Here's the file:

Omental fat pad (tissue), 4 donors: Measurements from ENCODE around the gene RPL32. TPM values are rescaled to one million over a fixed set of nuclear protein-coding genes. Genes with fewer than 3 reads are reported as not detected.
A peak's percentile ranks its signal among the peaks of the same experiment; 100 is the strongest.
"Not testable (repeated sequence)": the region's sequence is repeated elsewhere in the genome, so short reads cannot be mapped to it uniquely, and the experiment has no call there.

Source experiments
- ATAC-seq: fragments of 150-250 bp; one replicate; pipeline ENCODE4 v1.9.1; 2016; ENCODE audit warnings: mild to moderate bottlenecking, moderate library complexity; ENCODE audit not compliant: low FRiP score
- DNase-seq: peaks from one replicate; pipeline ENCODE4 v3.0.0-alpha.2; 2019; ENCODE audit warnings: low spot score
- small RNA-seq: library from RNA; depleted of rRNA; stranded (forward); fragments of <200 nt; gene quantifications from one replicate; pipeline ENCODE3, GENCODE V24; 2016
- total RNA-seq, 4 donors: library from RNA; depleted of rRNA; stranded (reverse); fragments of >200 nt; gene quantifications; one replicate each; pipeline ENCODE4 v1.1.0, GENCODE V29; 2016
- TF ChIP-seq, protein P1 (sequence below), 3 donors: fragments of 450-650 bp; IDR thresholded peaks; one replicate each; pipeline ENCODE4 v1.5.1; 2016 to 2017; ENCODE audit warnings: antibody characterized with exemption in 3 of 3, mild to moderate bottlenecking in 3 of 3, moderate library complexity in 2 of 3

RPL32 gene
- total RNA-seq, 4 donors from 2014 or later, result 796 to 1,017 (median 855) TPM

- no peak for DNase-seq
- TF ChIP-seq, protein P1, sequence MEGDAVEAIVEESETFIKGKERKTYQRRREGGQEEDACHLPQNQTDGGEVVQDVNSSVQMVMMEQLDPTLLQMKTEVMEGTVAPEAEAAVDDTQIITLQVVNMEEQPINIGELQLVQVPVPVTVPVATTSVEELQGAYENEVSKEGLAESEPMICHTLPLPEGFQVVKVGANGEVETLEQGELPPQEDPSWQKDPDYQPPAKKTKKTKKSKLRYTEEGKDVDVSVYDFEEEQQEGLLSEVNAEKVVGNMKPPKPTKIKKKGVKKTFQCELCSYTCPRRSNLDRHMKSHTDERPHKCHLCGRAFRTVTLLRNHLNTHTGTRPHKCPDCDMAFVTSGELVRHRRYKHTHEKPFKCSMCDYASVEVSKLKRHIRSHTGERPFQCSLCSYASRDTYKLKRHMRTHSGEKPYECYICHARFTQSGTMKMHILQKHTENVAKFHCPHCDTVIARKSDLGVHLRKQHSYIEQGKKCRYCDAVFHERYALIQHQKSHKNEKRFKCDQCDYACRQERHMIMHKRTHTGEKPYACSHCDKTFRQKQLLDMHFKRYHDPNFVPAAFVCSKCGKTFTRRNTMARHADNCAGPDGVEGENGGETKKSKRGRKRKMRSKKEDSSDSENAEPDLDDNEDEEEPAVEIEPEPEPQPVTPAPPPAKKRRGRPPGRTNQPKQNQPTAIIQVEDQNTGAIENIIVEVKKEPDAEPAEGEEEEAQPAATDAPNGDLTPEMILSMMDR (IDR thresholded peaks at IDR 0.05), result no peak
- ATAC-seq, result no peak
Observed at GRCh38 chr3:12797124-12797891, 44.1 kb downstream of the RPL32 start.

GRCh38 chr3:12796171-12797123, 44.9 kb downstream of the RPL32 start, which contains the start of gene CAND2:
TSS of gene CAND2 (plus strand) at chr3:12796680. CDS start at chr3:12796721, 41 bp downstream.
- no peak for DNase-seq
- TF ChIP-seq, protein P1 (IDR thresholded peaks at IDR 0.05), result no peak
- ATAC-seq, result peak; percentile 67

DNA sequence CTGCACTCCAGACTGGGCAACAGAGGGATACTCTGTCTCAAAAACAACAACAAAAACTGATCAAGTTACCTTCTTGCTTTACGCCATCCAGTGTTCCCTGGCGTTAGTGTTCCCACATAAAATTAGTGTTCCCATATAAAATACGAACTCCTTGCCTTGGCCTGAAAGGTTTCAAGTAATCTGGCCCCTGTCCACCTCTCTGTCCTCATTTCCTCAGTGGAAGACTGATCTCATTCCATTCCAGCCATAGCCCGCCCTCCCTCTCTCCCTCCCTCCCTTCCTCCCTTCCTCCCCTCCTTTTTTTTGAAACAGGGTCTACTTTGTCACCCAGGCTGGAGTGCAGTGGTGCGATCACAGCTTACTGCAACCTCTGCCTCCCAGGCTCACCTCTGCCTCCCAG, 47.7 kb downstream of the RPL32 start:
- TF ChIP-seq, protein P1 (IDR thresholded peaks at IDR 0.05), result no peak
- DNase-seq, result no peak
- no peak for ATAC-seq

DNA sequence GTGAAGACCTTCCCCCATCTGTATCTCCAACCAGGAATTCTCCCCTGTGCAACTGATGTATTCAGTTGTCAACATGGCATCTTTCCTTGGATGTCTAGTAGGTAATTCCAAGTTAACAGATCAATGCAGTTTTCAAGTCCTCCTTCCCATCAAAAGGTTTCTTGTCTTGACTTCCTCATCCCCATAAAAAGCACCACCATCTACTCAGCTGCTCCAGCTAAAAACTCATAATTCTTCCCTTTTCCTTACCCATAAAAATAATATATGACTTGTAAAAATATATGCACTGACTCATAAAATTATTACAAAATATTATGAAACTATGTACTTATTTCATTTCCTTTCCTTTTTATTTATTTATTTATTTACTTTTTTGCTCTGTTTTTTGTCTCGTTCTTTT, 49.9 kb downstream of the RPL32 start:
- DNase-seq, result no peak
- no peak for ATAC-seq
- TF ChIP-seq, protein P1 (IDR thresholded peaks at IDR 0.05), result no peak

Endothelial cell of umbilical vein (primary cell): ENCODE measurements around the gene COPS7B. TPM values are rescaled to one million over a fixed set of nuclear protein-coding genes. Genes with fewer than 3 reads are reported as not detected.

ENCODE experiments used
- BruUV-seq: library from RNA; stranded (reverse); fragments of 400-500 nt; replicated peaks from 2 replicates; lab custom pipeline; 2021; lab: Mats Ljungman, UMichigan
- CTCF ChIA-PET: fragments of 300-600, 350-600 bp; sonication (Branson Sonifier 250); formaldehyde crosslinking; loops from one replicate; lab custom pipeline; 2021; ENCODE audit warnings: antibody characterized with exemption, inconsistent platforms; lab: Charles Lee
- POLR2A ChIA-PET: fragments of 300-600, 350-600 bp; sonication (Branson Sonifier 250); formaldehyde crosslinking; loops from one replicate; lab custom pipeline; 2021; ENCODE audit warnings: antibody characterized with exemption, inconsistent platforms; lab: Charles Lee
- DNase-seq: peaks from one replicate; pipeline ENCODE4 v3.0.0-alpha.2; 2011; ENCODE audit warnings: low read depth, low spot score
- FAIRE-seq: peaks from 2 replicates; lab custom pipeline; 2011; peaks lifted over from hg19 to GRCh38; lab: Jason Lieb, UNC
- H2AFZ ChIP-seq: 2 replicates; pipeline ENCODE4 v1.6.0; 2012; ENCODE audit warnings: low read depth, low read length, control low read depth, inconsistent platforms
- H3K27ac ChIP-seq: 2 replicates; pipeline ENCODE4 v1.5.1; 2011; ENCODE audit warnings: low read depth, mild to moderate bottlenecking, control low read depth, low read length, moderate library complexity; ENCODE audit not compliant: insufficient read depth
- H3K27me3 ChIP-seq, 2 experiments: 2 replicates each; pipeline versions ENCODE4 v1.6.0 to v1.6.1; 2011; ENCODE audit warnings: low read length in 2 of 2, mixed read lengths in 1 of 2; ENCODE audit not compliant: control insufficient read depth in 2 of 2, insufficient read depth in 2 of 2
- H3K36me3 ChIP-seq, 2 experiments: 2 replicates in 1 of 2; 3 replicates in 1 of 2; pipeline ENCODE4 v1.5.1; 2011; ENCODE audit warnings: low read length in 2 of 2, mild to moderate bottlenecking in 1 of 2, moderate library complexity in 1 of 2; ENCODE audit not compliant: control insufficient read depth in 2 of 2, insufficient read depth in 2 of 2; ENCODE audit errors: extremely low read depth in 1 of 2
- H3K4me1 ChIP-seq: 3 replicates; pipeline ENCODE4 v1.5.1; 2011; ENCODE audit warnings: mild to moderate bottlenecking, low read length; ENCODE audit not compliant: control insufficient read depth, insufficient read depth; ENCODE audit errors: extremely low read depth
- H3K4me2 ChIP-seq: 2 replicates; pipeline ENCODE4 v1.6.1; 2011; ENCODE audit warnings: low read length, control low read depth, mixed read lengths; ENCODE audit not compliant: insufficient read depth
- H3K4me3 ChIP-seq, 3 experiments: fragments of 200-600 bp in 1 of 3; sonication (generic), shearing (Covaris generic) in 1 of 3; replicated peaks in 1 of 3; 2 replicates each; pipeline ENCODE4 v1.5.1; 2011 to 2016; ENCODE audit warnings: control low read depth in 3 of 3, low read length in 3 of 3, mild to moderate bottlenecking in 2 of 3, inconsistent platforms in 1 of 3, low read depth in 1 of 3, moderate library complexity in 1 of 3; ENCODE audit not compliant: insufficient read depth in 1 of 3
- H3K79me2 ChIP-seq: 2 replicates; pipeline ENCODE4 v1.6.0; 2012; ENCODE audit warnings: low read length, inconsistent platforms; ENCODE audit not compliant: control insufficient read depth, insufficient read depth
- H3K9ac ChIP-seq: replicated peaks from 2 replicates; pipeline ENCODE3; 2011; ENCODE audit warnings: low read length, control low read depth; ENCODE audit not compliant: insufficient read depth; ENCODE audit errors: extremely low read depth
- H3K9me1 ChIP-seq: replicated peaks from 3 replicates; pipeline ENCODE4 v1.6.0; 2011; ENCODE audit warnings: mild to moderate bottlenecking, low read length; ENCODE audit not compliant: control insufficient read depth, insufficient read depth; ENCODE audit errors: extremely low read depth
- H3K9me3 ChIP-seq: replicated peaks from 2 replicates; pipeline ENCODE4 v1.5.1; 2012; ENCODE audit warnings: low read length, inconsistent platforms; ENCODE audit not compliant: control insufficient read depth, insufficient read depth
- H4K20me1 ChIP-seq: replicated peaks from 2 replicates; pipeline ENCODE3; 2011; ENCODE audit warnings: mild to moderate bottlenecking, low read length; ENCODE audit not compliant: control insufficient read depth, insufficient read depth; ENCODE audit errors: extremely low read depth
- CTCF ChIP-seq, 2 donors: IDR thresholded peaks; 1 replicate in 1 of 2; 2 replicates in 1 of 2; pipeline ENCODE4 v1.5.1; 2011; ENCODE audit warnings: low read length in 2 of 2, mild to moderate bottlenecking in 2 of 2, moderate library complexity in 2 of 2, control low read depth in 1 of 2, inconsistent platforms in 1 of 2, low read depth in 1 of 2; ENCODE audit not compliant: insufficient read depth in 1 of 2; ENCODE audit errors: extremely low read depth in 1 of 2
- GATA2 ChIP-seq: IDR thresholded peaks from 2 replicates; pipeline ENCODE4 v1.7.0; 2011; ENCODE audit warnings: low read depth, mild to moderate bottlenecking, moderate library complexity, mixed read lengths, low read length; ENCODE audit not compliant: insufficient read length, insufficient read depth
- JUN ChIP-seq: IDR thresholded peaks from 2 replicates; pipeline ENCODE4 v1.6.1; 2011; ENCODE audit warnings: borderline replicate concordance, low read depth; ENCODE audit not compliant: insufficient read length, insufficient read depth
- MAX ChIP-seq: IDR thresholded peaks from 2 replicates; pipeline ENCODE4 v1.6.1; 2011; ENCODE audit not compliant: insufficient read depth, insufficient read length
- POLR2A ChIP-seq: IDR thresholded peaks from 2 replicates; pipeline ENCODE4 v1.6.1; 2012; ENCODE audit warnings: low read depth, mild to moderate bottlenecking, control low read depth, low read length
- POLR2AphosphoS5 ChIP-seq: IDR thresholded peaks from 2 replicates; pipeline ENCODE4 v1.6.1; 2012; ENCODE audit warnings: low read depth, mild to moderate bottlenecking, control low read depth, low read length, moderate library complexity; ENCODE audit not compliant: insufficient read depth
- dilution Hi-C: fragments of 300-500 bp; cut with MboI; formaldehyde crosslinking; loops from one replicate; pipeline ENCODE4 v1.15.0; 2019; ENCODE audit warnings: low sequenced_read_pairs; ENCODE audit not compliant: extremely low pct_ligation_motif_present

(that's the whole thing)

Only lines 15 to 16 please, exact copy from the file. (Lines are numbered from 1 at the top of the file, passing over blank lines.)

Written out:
Observed at GRCh38 chr3:12797124-12797891, 44.1 kb downstream of the RPL32 start.

GRCh38 chr3:12796171-12797123, 44.9 kb downstream of the RPL32 start, which contains the start of gene CAND2: